will have a say in what collection, the Commonwealth

happens. But the most logical place is where the artist wanted them to be. What would Ned all that?.Now it seems no-one wants to be a monk or a nun anymore so the Catholic is faced with a dilemma - what to do with the emptying monasteries and convents. few remaining monks at the St Clement's monastery near Yass have come up with an idea will leave will leave a spiritual and environmental legacy. tolls) May God bless you, the father, the son and Spirit. Amen. Go in peace to love and serve the Lord. It's 9 am and the of St Clement monastery is celebrating its second mass of the day. Once a thriving, spiritual brother, 25 fathers and hundreds of schoolboys, St Clements today 5 fathers and 3 brothers 5 fathers and 3 brothers an more recently 2 Josephite nuns who were time male-only sankry to run the retreat centre. They run share our life and share our life and I think that's a healthy that a male's order and a women's order have come together. So I think it's a much happier model of much happier model of church than the old, very strigt monastic model. Galong was first settled by an emancipated Irishman Ned Ryan. He crossed the plough mark near Yass beyond which settlement was squatted on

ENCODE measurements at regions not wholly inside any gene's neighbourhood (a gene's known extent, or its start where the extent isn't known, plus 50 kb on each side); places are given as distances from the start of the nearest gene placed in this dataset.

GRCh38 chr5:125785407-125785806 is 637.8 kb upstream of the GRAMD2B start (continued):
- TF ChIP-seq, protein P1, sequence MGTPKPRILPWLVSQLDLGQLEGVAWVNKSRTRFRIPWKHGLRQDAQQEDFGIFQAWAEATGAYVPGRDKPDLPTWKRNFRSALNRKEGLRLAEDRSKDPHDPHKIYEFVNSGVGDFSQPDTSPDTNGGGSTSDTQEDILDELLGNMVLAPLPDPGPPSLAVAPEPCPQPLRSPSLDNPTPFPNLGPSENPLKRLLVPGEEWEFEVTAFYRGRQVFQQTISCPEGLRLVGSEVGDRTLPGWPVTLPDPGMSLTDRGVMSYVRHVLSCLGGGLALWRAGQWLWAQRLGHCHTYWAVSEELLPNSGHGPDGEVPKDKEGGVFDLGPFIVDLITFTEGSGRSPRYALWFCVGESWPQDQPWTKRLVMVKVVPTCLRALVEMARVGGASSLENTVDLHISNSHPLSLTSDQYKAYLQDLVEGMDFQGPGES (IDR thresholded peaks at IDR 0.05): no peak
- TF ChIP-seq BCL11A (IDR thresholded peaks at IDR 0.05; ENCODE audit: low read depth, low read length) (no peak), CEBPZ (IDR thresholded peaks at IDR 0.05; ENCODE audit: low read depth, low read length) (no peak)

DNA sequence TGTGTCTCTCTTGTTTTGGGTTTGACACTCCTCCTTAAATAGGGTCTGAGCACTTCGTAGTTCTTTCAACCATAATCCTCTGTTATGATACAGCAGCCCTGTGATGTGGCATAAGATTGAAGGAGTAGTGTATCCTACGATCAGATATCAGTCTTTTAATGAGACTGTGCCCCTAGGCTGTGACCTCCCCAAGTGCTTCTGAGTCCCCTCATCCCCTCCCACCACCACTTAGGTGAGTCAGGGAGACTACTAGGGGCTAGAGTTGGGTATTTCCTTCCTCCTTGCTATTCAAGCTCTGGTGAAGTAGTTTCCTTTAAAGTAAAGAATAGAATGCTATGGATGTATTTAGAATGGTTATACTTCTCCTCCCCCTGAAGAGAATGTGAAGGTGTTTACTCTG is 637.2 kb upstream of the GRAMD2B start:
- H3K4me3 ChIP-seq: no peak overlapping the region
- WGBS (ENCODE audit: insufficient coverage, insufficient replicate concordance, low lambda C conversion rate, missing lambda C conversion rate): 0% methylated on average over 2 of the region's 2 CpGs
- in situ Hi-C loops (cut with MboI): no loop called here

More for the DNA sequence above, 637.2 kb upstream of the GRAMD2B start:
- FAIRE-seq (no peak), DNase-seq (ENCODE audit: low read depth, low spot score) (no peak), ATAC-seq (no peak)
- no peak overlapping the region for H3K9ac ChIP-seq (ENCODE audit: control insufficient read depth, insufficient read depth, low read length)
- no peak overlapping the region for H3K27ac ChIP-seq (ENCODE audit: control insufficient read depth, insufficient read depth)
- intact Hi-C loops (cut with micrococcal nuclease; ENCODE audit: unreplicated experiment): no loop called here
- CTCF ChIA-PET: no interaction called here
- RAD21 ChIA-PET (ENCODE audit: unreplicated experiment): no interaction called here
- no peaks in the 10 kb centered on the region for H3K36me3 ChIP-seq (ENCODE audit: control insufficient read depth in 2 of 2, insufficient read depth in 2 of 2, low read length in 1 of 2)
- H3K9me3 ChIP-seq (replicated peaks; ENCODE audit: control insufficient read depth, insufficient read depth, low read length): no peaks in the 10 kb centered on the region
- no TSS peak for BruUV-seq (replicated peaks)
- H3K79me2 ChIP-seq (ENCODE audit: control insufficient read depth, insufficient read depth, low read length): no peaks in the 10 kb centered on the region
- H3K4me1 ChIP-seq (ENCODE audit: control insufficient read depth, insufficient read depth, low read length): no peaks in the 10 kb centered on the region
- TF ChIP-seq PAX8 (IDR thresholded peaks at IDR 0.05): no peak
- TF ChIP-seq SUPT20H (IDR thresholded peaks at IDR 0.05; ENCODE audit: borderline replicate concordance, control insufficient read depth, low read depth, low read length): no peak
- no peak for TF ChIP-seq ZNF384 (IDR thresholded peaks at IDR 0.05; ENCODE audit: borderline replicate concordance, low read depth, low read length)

1920s. He I baick became a landed grentry building his own kas m on the site. When his son died without children he bequeathed the land to the redemp tious fathers. The first building, 1917, they again in 1922, there was more buildings until the '50s and in the-60s the and in the-60s the second stage of formation is a vish yacht. When he came to the preeshood in 1962, Father Pat Corbett imagined one day he'd have his own flock, just not the kind you shear. No, but I got to know a lot about Merinos and sheep. For most of St Clements has run farm. We had to feed a lot of crops, we had chooks, crops, we had chooks, eggs, we killed our own meat werks had our own vegetables. We're not our own vegetables. We're not a farming farming order like the Benedict teens. teens. They love to work the land and pray and work. We're a mission Narey order but it was a gift to our order. This a gift to our order. This is where the cows came in, the dairy cows, twice a day for milking. Brother Clement has lived at Galong for 55 of his 78 crears. And how many you milk a day? Oh, well, there are about 55, around probably average about 55 twice a day and mainly Friesians or Friesian cross. As the community aged, community aged, the physical work became too hard. The last enterprise to go was the flock of Merino ewes 14 months of Merino ewes 14 months ago. In the middle '50s, was going on over was going on over there of course and we were giving a bit of a hand of. That of a hand of. That we were bringing the supplies. Must have been a lot of hard work have been a lot of hard work to do. Easy when you're young not when you get older. just not recruiting, it's lost a lot of its attraction. Might be nothing more than be nothing more than the desire to play league football in Sydney or something. We Sydney or something. We all have our ambitions and if have our ambitions and if you become religious you let become religious you let those slide. Today part of the 1,000 hectare property is leased to a neighbouring grazier. Some neighbouring grazier. Some is share farmed and 50 hectares has been set aside for environmental purposes. The keys to the farm keys to the farm have been handed over to layman and agronomist Peter Lot. Basically they want their maintained, they want that resource sort resource sort of kept in as good a state as it be. We're all getting very old and it's our time is coming to an end but an end but certainly this has taken on a new life of its We have very competent lay people in key positions now. So what's our final planting in the grove. Numbers? Yes. 53. That's good and we've had 100% yes. Excellent. Gabriel cue Zach's family have lived in Zach's family have lived in the Galong district for generations. She's one of the lay playing a role here. also the driving also the driving force behind many of many of the conservation programs St Clements programs St Clements has embarked upon including a 1,000 tree wood lot to offset the emissions of the monastery's cars. The fathers have the toy yot o many stems would we need offset it in order to monastery carbon neutral. So basically it's like a realistic model but people can take away and use in their own environment or for their own program. Some of the tree planting aims to salinity. People can also trees to dedicate which raises money for the monastery. money for the monastery. The environmental policy of redemp yous community is that we live more sustainably and spiritually so it's all about getting back it's all about getting back to basics and appreciating time of the year for flowers, well. In stark contrast to the surrounding farmland, the grass at the nearby St Lawrence greener. Father Clement greener. Father Clement has an unusual gift, giving new meaning Three years ago he divined water near St water near St Lawrence's but it's the rural community have benefitted most. He's even been credited with saving two marnls. I found the water because of the water wire turning in my hand. Well, an uncle of mine that lived n at Singleton, which is in the Hunter Valley, NSW, one day he handed me the wire and said just try yourself out. Today he's on a vineyard and grazing property near Young. I can property near Young. I can tell whether - how wide the actual water is underground and I water is underground and I find the quality of the water, of the wire sort of crossing like that and the depth. That's the end of that, it's that, it's 22 metres down to the water. Farm manager Cottington admits he was sceptical about sceptical about water divining other Brother Clement found the property's first bore. It pumps about 6,000 gallons or about 6,000 gallons or 22,700 litres per hour. Without it the dam would be dam would be bone dry. The truth's in the pudding so much to speak and we've got where Brother where Brother Clem indicated where it was. For six years Brother Clem's services been in constant demand. People have said to me why look for gold. I said water is more important than more important than gold and that's what I believe. can't keep stock and people alive with a bit of gold but you can with water. The effects of drought have clearly visible in every direction from Rosary Hill above St Clements. With above St Clements. With the rate of suicide rising with the level of desperation, Clements wants to help. If it touches the farmers the wives it touches the children. So we'd like to contribute in some way by running programs with psychologists and psychiatrists and farm management and farm management people here to help the rural community get over this great hurdle. It's the prospect of programs such as this that programs such as this that they say will be the saviour of St Clements. The monastery is pop rar as a retreat centre and is a refuge for people Their order will die out but they hope the legacy of they hope the legacy of their spirit spirit will remain. The se renty of the life, I renty of the life, I say, the satisfaction at the end of the day you felt it's something day you felt it's something nor the good Lord and his mother. Divine intervention. Now architect Enrico Taglietti architect Enrico Taglietti was born in Italy but has made Canberra his home and in a very real sense has shaped the form and feel of our city. Some our finest public buildings, libraries, schools and private houses have been created by a man dedicate ed simply to design. He's been awart l warded this year's gold medal for architecture and for architecture and he reflects on life's reflects on life's passion. Rosaie is I was actually a theatre, a theatre where not only as a space, but it's a theatre as a piece of theatre to make to the people that lives in or that pass by it. Modern architecture is the only one that only one that finally discovered that architecture is a living space, a living space, it's the creation that should be and liveable and habitable. It's not purely protection from the - from rain. It's a place where you should be able to think, be